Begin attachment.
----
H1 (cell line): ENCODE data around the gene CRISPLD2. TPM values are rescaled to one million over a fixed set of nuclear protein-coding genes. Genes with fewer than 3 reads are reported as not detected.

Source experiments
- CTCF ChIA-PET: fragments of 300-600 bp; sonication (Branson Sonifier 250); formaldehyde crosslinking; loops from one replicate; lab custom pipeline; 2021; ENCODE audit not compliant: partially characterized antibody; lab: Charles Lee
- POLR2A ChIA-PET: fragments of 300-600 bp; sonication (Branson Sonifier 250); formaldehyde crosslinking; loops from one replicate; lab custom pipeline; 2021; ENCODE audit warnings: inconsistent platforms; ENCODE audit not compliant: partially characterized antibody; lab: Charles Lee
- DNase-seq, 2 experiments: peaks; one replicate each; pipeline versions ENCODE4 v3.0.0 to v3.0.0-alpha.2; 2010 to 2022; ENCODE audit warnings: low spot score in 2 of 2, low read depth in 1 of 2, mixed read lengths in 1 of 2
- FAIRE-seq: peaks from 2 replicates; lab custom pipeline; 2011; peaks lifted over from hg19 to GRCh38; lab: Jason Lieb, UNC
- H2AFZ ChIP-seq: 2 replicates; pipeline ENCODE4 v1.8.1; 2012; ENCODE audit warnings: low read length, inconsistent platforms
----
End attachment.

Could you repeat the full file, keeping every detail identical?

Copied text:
H1 (cell line): ENCODE data around the gene CRISPLD2. TPM values are rescaled to one million over a fixed set of nuclear protein-coding genes. Genes with fewer than 3 reads are reported as not detected.

Source experiments
- CTCF ChIA-PET: fragments of 300-600 bp; sonication (Branson Sonifier 250); formaldehyde crosslinking; loops from one replicate; lab custom pipeline; 2021; ENCODE audit not compliant: partially characterized antibody; lab: Charles Lee
- POLR2A ChIA-PET: fragments of 300-600 bp; sonication (Branson Sonifier 250); formaldehyde crosslinking; loops from one replicate; lab custom pipeline; 2021; ENCODE audit warnings: inconsistent platforms; ENCODE audit not compliant: partially characterized antibody; lab: Charles Lee
- DNase-seq, 2 experiments: peaks; one replicate each; pipeline versions ENCODE4 v3.0.0 to v3.0.0-alpha.2; 2010 to 2022; ENCODE audit warnings: low spot score in 2 of 2, low read depth in 1 of 2, mixed read lengths in 1 of 2
- FAIRE-seq: peaks from 2 replicates; lab custom pipeline; 2011; peaks lifted over from hg19 to GRCh38; lab: Jason Lieb, UNC
- H2AFZ ChIP-seq: 2 replicates; pipeline ENCODE4 v1.8.1; 2012; ENCODE audit warnings: low read length, inconsistent platforms